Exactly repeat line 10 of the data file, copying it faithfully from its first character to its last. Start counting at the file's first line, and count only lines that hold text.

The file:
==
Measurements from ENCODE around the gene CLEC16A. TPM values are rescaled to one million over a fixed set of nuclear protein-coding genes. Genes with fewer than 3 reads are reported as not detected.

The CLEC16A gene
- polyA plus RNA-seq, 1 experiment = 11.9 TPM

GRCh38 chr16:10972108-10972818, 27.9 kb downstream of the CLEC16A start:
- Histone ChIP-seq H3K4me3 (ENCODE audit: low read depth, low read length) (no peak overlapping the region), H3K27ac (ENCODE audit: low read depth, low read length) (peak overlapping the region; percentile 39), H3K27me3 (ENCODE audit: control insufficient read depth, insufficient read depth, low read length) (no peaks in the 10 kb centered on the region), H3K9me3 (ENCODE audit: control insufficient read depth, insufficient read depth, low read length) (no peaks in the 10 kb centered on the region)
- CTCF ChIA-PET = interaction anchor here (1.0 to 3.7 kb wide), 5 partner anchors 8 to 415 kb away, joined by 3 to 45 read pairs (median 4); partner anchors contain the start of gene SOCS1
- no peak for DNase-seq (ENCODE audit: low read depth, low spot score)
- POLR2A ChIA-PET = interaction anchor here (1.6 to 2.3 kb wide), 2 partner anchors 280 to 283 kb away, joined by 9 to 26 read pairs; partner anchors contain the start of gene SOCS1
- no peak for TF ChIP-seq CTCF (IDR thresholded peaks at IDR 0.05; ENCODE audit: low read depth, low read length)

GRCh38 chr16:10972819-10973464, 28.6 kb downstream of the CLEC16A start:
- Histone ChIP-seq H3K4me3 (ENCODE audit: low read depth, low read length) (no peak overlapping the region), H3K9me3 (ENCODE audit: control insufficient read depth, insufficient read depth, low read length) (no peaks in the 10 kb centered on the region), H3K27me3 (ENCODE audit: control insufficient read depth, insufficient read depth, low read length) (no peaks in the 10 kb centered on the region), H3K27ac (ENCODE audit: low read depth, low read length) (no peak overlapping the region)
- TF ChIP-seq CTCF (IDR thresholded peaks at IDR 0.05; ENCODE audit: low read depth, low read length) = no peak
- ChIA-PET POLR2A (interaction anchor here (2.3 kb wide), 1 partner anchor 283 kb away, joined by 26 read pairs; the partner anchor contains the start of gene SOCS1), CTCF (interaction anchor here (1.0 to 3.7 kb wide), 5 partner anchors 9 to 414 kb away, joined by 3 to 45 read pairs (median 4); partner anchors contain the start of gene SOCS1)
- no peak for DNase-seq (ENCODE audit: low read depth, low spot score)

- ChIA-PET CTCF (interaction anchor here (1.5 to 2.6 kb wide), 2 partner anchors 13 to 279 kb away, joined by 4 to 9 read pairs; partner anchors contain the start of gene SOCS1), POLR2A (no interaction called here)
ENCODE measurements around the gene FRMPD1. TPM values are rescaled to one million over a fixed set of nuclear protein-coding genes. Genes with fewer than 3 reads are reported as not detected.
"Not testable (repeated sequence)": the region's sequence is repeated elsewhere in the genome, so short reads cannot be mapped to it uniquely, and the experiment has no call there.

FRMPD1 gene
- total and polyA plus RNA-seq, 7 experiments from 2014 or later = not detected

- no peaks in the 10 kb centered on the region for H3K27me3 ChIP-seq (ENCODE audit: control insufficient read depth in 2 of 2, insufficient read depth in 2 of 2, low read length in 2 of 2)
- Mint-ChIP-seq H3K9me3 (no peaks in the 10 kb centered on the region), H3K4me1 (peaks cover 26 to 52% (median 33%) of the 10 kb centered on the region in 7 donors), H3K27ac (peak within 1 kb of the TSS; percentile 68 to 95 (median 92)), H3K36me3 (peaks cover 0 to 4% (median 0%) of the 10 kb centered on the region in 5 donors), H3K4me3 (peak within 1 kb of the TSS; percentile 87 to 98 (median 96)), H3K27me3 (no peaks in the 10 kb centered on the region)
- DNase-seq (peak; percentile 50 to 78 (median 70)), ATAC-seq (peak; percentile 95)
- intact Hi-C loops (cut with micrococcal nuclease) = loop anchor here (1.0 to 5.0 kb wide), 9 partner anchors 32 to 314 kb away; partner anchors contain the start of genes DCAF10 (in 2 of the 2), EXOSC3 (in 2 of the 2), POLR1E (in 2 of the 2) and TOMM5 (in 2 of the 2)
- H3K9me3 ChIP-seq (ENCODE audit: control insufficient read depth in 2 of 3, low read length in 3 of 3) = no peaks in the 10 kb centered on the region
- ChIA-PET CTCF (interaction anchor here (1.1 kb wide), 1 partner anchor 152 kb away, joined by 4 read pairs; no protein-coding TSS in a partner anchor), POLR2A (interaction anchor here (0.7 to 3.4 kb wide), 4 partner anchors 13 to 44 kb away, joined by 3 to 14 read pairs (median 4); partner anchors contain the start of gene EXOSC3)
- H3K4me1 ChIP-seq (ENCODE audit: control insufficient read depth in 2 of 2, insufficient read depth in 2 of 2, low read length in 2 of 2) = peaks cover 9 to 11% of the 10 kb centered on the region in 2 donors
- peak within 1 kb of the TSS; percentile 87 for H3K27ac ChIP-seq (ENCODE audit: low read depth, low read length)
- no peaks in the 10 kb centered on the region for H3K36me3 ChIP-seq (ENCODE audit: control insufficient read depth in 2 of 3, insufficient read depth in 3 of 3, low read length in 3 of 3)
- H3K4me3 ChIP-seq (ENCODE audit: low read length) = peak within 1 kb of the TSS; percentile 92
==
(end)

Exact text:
GRCh38 chr16:10972819-10973464, 28.6 kb downstream of the CLEC16A start: